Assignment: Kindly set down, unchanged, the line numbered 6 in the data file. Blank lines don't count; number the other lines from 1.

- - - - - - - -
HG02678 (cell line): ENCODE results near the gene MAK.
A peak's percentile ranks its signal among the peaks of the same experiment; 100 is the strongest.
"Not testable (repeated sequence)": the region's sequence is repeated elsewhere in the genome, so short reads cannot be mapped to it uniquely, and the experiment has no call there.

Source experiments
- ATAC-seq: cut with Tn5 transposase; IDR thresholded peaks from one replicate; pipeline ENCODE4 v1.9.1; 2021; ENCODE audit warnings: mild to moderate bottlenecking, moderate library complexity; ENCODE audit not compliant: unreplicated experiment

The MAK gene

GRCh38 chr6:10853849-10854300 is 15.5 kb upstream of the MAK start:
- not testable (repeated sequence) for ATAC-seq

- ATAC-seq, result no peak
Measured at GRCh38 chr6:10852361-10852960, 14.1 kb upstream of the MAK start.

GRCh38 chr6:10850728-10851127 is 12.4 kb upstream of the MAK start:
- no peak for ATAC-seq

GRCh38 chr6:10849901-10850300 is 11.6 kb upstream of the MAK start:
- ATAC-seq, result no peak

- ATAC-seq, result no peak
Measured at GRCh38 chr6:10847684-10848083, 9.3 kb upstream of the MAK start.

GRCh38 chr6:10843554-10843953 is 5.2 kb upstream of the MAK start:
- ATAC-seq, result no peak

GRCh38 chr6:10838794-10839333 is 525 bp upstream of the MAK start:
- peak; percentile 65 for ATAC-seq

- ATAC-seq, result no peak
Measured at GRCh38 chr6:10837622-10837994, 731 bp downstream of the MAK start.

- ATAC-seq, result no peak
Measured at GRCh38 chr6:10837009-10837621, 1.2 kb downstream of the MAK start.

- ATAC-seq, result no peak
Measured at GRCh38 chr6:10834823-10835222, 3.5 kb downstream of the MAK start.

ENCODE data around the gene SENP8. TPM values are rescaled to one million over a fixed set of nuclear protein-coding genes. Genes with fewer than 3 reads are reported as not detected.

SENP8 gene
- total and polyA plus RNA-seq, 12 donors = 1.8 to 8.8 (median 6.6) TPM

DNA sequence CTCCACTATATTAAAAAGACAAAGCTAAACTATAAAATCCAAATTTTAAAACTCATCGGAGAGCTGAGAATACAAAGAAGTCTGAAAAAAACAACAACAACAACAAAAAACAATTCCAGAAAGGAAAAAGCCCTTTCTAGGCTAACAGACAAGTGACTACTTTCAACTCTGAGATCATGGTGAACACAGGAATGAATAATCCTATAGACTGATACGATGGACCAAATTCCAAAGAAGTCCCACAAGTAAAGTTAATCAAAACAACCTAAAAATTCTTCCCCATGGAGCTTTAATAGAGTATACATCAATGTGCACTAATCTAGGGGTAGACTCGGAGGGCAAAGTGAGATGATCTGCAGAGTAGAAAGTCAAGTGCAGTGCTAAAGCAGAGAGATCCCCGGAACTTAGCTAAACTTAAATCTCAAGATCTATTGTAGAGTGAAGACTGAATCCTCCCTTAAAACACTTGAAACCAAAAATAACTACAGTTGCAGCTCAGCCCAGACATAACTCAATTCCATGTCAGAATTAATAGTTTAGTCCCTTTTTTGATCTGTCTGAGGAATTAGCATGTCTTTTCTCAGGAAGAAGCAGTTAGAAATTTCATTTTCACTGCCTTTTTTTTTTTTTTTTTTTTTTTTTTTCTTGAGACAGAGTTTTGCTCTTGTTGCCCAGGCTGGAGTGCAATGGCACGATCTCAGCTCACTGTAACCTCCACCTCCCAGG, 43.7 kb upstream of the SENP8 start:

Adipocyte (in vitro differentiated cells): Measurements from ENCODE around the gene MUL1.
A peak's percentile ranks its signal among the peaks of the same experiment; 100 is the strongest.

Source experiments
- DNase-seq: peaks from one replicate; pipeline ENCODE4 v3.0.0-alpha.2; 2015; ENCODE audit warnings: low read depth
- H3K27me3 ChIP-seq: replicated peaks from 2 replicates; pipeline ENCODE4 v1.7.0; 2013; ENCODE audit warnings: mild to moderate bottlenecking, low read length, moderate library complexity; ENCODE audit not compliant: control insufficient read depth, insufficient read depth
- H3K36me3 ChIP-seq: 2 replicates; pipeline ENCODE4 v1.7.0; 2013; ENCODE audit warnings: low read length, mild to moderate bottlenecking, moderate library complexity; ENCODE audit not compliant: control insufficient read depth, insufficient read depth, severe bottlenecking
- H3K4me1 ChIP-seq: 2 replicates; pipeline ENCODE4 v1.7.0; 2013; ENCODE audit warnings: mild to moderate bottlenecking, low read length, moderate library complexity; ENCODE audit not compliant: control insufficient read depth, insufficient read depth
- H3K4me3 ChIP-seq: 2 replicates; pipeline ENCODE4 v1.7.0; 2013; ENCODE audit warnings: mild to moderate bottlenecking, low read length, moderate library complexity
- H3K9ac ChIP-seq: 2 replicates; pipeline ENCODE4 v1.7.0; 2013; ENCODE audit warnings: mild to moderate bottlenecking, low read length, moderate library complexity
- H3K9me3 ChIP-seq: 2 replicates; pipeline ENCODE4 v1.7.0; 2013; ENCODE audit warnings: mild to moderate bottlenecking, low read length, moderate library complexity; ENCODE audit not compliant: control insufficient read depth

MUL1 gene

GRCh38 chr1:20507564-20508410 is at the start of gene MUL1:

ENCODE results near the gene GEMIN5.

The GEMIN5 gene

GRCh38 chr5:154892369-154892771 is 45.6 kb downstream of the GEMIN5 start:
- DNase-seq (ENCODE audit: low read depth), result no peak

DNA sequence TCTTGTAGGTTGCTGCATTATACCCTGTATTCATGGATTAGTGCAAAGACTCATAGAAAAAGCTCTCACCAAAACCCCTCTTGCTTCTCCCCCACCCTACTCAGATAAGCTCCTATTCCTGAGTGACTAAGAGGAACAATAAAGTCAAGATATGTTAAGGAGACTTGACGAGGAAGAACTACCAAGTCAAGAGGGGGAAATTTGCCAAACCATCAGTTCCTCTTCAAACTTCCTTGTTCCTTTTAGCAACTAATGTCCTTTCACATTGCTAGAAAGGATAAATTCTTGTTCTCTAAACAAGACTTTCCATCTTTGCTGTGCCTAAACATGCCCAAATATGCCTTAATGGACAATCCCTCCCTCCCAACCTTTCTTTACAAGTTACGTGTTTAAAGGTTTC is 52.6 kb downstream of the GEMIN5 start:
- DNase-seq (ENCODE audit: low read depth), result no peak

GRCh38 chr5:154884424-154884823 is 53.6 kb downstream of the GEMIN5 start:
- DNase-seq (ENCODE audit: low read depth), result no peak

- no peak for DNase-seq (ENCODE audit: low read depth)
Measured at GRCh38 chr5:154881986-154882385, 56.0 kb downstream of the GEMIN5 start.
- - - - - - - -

The MAK gene